Last hometown hurrah for Bears’ Metcalfe

Headingley boy wants last laugh on Herd

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It is both hello and goodbye this weekend for Headingley's Tyler Metcalfe, captain of the University of Alberta Golden Bears.

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Hey there, time traveller!
This article was published 30/01/2010 (4752 days ago), so information in it may no longer be current.

It is both hello and goodbye this weekend for Headingley’s Tyler Metcalfe, captain of the University of Alberta Golden Bears.

Metcalfe and the No. 2-ranked Golden Bears are visiting the University of Manitoba Bisons for a pair of games at Max Bell Arena. On Friday, the Bears beat the Bisons 4-3. The teams meet again tonight at 7.

It’s the last time this season the Golden Bears will play in Winnipeg. While it’s a chance for the 25-year-old centre to see family and friends in his hometown, Metcalfe is a fifth-year athlete, so it’s also the final time in his university career he will play in Winnipeg.

“I didn’t even realize it would be my last time until my dad (Ross) mentioned it last week,” said Metcalfe, who has won two Canadian Interuniversity Sport championships with the Bears.

“But now that I’ve been thinking about it, unless I play in the AHL, it’s going to be my last time playing in Winnipeg. It’s kind of a cool feeling, I’m not really sad. I love being in Winnipeg, back home. This last time will be a unique experience.”

Hockey has taken Metcalfe on a 10-year adventure to this point, got his hopes up, hung him out to dry, but always reeled him back in with the promise of a new path leading him to his dream of playing professional hockey.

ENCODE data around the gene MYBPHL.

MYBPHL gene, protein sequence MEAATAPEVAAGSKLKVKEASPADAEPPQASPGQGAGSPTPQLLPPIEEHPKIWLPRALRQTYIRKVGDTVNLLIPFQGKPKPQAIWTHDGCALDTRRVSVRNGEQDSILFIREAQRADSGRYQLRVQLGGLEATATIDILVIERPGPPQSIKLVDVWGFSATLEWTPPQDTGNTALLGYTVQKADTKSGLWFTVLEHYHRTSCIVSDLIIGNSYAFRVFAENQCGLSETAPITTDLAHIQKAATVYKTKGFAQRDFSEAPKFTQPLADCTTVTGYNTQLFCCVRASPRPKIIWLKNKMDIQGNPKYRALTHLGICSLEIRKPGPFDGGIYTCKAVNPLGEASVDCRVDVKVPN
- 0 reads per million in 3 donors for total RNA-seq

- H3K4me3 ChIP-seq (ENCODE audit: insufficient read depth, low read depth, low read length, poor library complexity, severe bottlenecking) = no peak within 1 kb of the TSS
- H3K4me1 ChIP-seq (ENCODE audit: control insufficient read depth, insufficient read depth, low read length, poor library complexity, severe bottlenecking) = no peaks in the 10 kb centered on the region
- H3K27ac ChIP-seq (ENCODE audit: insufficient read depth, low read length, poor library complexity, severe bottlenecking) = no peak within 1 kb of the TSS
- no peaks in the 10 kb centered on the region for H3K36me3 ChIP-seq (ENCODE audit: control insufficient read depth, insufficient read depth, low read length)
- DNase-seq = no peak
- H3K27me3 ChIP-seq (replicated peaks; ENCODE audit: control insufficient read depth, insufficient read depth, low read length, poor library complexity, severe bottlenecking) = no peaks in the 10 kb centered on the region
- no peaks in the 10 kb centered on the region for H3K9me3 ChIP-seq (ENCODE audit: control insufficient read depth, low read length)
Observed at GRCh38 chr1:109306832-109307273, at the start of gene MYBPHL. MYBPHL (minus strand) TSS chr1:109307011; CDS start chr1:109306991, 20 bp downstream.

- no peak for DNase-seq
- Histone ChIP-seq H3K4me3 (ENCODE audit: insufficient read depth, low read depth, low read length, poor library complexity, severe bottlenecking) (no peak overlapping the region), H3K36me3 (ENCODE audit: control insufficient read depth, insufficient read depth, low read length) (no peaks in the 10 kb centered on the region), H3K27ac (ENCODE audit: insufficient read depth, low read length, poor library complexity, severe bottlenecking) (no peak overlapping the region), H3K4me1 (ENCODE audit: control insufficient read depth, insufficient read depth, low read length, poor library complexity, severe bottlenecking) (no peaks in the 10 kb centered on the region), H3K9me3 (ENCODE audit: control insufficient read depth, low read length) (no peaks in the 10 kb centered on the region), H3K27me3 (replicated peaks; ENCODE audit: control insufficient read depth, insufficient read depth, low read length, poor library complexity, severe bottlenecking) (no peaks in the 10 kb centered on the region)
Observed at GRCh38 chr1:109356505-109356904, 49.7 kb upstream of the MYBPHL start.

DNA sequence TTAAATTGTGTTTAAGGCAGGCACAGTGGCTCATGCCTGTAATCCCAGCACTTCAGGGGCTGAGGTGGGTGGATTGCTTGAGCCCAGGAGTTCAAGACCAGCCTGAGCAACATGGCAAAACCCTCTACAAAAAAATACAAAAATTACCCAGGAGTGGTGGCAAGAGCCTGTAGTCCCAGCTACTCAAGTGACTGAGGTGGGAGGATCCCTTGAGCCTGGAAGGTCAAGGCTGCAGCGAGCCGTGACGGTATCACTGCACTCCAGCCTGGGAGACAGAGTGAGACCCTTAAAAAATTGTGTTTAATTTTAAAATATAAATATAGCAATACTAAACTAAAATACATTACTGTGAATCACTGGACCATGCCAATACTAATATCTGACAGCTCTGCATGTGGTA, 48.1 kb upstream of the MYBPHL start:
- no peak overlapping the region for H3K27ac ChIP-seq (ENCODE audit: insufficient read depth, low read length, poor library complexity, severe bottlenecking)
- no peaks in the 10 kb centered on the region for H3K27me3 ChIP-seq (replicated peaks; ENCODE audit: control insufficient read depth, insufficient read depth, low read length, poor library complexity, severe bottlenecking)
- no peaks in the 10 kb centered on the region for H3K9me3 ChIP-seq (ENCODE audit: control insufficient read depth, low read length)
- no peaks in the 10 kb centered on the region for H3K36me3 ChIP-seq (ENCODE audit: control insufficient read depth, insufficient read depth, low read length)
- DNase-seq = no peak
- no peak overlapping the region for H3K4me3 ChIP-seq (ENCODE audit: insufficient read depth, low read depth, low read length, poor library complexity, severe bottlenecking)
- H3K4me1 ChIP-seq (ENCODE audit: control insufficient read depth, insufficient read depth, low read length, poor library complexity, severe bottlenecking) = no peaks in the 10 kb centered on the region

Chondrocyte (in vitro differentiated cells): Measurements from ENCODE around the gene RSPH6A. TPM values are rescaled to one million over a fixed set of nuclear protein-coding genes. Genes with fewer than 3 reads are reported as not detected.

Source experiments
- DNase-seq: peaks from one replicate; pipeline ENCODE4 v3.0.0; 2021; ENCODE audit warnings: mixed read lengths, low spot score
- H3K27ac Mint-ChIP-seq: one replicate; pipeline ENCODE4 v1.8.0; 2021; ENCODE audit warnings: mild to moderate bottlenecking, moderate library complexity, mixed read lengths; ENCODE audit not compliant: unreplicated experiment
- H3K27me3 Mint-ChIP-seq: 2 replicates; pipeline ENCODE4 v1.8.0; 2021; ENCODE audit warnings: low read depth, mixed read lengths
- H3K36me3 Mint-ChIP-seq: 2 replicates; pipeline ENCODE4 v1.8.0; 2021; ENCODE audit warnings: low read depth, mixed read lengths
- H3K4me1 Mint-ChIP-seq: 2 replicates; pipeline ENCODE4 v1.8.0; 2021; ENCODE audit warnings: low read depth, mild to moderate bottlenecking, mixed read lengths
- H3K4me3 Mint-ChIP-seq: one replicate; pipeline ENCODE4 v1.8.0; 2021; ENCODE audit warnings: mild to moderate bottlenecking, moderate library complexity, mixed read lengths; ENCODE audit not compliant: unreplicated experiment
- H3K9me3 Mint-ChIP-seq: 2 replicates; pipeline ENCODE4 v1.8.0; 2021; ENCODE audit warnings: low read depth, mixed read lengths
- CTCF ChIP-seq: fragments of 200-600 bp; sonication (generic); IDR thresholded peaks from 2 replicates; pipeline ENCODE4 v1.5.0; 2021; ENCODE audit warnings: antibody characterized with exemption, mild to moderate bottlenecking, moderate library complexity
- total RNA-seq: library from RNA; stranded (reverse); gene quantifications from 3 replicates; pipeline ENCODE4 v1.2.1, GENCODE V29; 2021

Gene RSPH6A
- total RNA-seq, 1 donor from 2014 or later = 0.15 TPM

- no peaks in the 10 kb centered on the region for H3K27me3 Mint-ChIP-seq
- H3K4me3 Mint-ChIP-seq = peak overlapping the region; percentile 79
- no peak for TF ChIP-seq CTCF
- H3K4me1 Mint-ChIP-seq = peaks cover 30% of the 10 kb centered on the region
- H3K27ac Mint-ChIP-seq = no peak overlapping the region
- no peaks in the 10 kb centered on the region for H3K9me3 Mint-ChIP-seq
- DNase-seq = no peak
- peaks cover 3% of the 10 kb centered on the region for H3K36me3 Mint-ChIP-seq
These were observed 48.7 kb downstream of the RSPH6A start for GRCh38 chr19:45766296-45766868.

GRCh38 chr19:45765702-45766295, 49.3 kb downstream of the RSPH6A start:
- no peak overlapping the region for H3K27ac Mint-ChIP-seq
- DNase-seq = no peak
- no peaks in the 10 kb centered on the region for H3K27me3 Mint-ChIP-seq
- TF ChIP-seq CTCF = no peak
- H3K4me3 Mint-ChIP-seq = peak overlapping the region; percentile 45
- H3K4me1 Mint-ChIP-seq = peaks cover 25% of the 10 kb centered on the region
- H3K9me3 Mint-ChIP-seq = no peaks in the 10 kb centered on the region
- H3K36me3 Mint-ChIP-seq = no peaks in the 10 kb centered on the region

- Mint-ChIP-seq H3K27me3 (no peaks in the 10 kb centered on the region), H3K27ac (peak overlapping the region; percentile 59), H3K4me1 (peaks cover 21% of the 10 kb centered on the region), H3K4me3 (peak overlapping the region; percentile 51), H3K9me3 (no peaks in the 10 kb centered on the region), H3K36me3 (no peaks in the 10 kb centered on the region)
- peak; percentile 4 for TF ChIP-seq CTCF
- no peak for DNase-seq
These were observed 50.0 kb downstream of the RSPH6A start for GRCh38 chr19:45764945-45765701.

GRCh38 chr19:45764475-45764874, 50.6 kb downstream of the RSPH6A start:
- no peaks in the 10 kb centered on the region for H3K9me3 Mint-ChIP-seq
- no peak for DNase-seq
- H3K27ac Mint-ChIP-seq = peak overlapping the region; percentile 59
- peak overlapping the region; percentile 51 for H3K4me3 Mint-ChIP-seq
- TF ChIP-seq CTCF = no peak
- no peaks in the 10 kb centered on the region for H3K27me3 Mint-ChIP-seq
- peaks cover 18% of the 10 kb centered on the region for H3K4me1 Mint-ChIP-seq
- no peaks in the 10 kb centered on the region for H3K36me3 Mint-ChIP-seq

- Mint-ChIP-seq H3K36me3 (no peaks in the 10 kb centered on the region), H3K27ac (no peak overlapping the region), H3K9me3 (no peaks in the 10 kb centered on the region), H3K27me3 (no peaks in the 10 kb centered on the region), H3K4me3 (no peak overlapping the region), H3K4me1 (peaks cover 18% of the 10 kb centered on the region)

Metcalfe played one season of midget for the Winnipeg AAA Monarchs before leaving home at age 16 to play in the Western Hockey League where he spent five years as a member of the Seattle Thunderbirds.

In his draft year (2002), he was highly rated but was overlooked. Afterward, he attended NHL camps in Chicago, San Jose and Tampa Bay as a free agent, but no contract offers came. It was a turning point for him. He had to decide whether he would go to a minor pro league and take his chances or get an education.

“(Not being offered a pro contract) is a blow to your confidence at the time, but by playing in this league, I was able to maintain my skill level and improve on it while getting some life skills,” said Metcalfe, who won the WHL’s Scholastic Player of the Year Award in 2001-02. Because he played five WHL seasons, the WHL’s scholarship program paid for his tuition and books all five years of his university career.

He’ll graduate in May with bachelor degrees in physical education and education. “I feel very fortunate to have played in such a high-calibre league with such an phenomenal program like Alberta. Our team has been No. 1 or No. 2 the whole time I’ve been here.”

As his fifth and final CIS season winds down, Metcalfe is preparing to take the next step. He’s going to head overseas to play pro hockey but he’s not yet sure where he will be. He’s in the process of becoming a dual citizen — Canadian and Hungarian. His grandfather on his mom’s side, Al Ambach, was born in Hungary and, according to that country’s rules, grandchildren can obtain citizenship with the required documentation. He’s also considering playing in Asia, where a number of well-funded pro leagues have sprung up.

“I’m concentrating on having a good final season here, but I’m really looking forward to starting a new chapter next year and going after my dream of playing professional hockey,” he said.

This weekend, he’ll see one particularly familiar face at the opposite end of the ice. Bisons goalie Steve Christie is an old friend.

“I wouldn’t mind scoring on him in my last game,” Metcalfe said, laughing.

ashley.prest@freepress.mb.ca

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